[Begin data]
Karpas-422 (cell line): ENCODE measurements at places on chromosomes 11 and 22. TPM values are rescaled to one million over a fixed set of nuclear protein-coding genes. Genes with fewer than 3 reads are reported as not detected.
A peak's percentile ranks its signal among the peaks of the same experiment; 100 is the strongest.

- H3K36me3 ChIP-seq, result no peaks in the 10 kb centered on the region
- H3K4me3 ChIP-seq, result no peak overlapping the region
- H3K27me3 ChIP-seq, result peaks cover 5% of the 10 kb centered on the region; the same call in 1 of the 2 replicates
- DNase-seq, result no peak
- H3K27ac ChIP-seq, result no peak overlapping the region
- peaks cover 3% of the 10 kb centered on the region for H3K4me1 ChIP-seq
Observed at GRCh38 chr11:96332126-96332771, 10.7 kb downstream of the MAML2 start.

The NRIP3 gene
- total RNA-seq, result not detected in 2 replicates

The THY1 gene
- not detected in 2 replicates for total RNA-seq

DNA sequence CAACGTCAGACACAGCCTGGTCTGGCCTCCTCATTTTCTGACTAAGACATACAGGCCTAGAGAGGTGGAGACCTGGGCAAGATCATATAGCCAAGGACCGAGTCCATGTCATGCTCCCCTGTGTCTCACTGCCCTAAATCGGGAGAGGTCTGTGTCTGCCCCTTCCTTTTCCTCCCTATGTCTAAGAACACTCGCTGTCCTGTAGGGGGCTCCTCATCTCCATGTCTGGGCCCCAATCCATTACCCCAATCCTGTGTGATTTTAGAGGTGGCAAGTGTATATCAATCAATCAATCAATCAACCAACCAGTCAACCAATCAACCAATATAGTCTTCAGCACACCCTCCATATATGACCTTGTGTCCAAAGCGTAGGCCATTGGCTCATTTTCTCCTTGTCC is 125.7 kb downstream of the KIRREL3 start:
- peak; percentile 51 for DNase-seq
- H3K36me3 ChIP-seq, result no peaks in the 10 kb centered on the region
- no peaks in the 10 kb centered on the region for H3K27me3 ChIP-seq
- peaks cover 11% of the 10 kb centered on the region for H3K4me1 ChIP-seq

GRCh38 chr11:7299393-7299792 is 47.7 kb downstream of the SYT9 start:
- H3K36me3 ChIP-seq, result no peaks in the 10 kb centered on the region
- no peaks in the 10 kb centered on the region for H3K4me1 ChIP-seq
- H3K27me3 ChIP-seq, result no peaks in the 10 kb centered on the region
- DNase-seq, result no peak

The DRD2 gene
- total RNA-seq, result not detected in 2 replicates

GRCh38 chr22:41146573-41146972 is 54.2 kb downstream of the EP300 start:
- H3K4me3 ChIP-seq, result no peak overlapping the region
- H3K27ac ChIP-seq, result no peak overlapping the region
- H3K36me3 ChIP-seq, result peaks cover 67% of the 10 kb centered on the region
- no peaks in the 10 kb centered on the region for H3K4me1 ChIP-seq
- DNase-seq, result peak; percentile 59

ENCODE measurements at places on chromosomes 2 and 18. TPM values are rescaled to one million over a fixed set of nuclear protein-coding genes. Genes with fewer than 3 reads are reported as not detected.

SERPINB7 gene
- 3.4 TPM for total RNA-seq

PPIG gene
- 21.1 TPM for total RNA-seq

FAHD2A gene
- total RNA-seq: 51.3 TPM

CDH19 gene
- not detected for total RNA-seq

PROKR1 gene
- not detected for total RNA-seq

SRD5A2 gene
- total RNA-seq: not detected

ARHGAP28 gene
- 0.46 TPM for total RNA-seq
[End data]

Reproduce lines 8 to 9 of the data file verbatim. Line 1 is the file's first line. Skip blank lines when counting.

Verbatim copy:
- peaks cover 3% of the 10 kb centered on the region for H3K4me1 ChIP-seq
Observed at GRCh38 chr11:96332126-96332771, 10.7 kb downstream of the MAML2 start.